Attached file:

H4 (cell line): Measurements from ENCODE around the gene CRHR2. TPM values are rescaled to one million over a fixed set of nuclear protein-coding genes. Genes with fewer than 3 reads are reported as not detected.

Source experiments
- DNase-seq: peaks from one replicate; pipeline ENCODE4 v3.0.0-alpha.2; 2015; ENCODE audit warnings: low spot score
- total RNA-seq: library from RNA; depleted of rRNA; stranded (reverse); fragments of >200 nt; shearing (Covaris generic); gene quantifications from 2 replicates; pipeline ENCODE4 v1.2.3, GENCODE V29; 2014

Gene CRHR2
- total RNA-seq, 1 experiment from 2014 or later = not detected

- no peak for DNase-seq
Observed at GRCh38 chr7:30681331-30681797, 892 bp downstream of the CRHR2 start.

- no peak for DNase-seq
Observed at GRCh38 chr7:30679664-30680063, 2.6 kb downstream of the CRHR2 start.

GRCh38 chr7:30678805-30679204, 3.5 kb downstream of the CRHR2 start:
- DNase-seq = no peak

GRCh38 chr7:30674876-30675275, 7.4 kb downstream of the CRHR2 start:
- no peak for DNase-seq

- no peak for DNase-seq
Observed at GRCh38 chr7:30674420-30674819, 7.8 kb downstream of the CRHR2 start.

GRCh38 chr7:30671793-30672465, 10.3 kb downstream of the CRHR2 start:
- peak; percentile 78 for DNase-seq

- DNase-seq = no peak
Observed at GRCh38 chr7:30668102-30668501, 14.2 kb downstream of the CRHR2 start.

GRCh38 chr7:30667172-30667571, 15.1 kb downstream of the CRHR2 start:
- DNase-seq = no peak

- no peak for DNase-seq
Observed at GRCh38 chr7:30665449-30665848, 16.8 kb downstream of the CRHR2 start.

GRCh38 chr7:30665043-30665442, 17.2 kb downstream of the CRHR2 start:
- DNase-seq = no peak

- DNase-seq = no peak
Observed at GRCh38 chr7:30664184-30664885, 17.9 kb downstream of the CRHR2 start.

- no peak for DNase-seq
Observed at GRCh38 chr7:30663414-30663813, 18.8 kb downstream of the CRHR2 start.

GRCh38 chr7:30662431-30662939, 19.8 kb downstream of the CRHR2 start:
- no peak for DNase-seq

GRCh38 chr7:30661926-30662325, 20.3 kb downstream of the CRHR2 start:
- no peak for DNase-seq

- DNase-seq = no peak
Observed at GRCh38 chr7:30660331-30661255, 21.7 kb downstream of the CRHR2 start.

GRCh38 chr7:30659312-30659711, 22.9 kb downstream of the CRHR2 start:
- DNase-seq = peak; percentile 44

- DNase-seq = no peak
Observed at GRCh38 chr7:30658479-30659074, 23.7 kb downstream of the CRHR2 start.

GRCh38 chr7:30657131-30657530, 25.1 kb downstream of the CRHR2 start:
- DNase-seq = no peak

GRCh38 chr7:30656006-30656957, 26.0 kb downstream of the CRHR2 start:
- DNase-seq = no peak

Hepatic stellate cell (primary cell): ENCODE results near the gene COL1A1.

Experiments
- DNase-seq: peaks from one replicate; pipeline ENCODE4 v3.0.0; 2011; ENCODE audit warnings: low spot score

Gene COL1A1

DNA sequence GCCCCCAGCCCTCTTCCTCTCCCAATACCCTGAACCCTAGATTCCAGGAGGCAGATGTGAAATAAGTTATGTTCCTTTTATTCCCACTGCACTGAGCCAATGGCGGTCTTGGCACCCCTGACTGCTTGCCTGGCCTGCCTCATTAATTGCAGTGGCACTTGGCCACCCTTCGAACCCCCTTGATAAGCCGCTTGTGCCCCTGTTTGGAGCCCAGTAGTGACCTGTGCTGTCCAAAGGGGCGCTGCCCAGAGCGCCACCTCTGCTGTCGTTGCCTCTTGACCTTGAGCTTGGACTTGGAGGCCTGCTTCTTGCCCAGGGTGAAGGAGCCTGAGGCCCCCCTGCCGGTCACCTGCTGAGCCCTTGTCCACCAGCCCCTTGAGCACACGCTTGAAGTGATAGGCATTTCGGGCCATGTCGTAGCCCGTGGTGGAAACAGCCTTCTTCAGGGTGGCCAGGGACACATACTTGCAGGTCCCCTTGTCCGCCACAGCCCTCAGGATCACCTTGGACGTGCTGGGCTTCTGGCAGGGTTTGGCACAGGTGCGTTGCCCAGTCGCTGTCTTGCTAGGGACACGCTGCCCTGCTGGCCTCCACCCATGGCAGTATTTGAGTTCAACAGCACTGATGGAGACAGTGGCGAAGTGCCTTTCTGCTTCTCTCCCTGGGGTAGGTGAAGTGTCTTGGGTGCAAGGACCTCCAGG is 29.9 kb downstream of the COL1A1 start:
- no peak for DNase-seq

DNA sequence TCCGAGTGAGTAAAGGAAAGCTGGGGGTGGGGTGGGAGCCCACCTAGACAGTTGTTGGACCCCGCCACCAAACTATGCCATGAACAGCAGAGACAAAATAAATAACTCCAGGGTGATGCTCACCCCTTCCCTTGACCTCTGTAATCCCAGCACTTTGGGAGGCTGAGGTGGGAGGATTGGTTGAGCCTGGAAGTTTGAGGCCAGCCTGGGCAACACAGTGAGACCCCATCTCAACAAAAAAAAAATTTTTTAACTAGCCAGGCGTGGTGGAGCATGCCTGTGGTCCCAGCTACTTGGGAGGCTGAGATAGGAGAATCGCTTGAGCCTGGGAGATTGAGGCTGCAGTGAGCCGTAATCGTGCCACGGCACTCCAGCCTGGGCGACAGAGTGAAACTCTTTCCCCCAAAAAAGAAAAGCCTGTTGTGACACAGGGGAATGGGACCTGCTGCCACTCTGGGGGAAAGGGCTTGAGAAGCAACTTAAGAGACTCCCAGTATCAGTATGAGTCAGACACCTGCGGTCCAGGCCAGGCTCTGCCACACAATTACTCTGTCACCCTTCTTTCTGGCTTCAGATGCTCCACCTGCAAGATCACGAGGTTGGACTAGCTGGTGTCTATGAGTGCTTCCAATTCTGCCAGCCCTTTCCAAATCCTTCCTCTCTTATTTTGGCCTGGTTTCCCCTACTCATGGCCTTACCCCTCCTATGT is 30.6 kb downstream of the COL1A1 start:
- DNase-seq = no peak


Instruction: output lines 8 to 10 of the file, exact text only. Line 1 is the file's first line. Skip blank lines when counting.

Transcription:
Observed at GRCh38 chr7:30681331-30681797, 892 bp downstream of the CRHR2 start.

- no peak for DNase-seq
Observed at GRCh38 chr7:30679664-30680063, 2.6 kb downstream of the CRHR2 start.